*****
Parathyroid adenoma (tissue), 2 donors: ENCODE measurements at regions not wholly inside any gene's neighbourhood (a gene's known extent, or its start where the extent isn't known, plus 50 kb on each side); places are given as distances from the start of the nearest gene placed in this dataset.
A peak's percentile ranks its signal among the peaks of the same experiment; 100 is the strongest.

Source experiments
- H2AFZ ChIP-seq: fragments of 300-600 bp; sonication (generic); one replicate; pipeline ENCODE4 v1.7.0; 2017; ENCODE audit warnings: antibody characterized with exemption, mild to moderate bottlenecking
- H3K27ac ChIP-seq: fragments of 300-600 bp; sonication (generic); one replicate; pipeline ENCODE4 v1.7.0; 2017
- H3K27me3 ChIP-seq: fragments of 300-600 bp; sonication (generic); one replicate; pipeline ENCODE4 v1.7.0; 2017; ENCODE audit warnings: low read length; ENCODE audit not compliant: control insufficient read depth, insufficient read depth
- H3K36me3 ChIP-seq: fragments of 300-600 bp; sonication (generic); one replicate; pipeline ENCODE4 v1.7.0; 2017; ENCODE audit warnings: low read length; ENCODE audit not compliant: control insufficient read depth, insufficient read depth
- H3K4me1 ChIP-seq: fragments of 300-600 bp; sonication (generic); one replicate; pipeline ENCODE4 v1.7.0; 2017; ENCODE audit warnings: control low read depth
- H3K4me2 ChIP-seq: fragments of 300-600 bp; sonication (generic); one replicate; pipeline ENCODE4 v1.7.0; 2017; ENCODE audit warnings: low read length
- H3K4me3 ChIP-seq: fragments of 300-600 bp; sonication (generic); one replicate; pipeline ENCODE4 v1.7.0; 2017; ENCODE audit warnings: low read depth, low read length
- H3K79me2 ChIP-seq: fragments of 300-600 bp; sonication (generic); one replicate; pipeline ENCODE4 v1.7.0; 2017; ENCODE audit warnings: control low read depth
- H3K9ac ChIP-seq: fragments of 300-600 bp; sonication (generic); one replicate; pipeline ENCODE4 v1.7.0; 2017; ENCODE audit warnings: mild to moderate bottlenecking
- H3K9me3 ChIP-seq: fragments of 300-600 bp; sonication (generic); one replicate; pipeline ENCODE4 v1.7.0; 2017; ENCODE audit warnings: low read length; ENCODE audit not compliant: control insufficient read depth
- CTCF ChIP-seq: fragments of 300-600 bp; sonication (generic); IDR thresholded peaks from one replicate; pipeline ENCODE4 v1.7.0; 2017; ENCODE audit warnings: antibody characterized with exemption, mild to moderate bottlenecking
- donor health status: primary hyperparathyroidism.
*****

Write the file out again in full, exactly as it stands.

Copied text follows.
Parathyroid adenoma (tissue), 2 donors: ENCODE measurements at regions not wholly inside any gene's neighbourhood (a gene's known extent, or its start where the extent isn't known, plus 50 kb on each side); places are given as distances from the start of the nearest gene placed in this dataset.
A peak's percentile ranks its signal among the peaks of the same experiment; 100 is the strongest.

Source experiments
- H2AFZ ChIP-seq: fragments of 300-600 bp; sonication (generic); one replicate; pipeline ENCODE4 v1.7.0; 2017; ENCODE audit warnings: antibody characterized with exemption, mild to moderate bottlenecking
- H3K27ac ChIP-seq: fragments of 300-600 bp; sonication (generic); one replicate; pipeline ENCODE4 v1.7.0; 2017
- H3K27me3 ChIP-seq: fragments of 300-600 bp; sonication (generic); one replicate; pipeline ENCODE4 v1.7.0; 2017; ENCODE audit warnings: low read length; ENCODE audit not compliant: control insufficient read depth, insufficient read depth
- H3K36me3 ChIP-seq: fragments of 300-600 bp; sonication (generic); one replicate; pipeline ENCODE4 v1.7.0; 2017; ENCODE audit warnings: low read length; ENCODE audit not compliant: control insufficient read depth, insufficient read depth
- H3K4me1 ChIP-seq: fragments of 300-600 bp; sonication (generic); one replicate; pipeline ENCODE4 v1.7.0; 2017; ENCODE audit warnings: control low read depth
- H3K4me2 ChIP-seq: fragments of 300-600 bp; sonication (generic); one replicate; pipeline ENCODE4 v1.7.0; 2017; ENCODE audit warnings: low read length
- H3K4me3 ChIP-seq: fragments of 300-600 bp; sonication (generic); one replicate; pipeline ENCODE4 v1.7.0; 2017; ENCODE audit warnings: low read depth, low read length
- H3K79me2 ChIP-seq: fragments of 300-600 bp; sonication (generic); one replicate; pipeline ENCODE4 v1.7.0; 2017; ENCODE audit warnings: control low read depth
- H3K9ac ChIP-seq: fragments of 300-600 bp; sonication (generic); one replicate; pipeline ENCODE4 v1.7.0; 2017; ENCODE audit warnings: mild to moderate bottlenecking
- H3K9me3 ChIP-seq: fragments of 300-600 bp; sonication (generic); one replicate; pipeline ENCODE4 v1.7.0; 2017; ENCODE audit warnings: low read length; ENCODE audit not compliant: control insufficient read depth
- CTCF ChIP-seq: fragments of 300-600 bp; sonication (generic); IDR thresholded peaks from one replicate; pipeline ENCODE4 v1.7.0; 2017; ENCODE audit warnings: antibody characterized with exemption, mild to moderate bottlenecking
- donor health status: primary hyperparathyroidism.